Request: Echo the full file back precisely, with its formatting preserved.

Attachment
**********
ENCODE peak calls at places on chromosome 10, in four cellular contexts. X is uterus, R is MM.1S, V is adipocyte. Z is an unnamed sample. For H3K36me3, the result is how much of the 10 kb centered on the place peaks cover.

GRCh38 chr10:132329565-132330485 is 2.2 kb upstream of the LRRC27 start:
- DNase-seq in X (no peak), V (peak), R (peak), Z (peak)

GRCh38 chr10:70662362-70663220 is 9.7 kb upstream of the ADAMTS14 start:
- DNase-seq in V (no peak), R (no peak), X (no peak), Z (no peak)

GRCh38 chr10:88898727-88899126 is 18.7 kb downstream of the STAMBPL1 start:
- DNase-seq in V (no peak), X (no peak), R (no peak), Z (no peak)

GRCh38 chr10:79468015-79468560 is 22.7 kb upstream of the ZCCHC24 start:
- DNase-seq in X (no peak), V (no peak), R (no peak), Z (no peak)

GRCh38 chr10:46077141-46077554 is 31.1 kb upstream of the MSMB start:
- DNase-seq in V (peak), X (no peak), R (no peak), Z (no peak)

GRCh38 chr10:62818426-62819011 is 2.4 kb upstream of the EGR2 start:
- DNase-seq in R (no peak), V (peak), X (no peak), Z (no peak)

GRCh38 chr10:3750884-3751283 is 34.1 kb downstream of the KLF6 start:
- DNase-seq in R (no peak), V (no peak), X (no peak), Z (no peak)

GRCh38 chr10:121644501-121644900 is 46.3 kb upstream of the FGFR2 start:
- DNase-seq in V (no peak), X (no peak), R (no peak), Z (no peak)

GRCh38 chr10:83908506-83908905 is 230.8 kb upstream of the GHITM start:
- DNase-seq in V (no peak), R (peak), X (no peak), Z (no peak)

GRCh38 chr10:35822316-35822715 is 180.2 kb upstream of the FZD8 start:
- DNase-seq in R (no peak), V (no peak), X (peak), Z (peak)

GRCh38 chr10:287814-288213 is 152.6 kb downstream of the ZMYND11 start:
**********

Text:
ENCODE peak calls at places on chromosome 10, in four cellular contexts. X is uterus, R is MM.1S, V is adipocyte. Z is an unnamed sample. For H3K36me3, the result is how much of the 10 kb centered on the place peaks cover.

GRCh38 chr10:132329565-132330485 is 2.2 kb upstream of the LRRC27 start:
- DNase-seq in X (no peak), V (peak), R (peak), Z (peak)

GRCh38 chr10:70662362-70663220 is 9.7 kb upstream of the ADAMTS14 start:
- DNase-seq in V (no peak), R (no peak), X (no peak), Z (no peak)

GRCh38 chr10:88898727-88899126 is 18.7 kb downstream of the STAMBPL1 start:
- DNase-seq in V (no peak), X (no peak), R (no peak), Z (no peak)

GRCh38 chr10:79468015-79468560 is 22.7 kb upstream of the ZCCHC24 start:
- DNase-seq in X (no peak), V (no peak), R (no peak), Z (no peak)

GRCh38 chr10:46077141-46077554 is 31.1 kb upstream of the MSMB start:
- DNase-seq in V (peak), X (no peak), R (no peak), Z (no peak)

GRCh38 chr10:62818426-62819011 is 2.4 kb upstream of the EGR2 start:
- DNase-seq in R (no peak), V (peak), X (no peak), Z (no peak)

GRCh38 chr10:3750884-3751283 is 34.1 kb downstream of the KLF6 start:
- DNase-seq in R (no peak), V (no peak), X (no peak), Z (no peak)

GRCh38 chr10:121644501-121644900 is 46.3 kb upstream of the FGFR2 start:
- DNase-seq in V (no peak), X (no peak), R (no peak), Z (no peak)

GRCh38 chr10:83908506-83908905 is 230.8 kb upstream of the GHITM start:
- DNase-seq in V (no peak), R (peak), X (no peak), Z (no peak)

GRCh38 chr10:35822316-35822715 is 180.2 kb upstream of the FZD8 start:
- DNase-seq in R (no peak), V (no peak), X (peak), Z (peak)

GRCh38 chr10:287814-288213 is 152.6 kb downstream of the ZMYND11 start: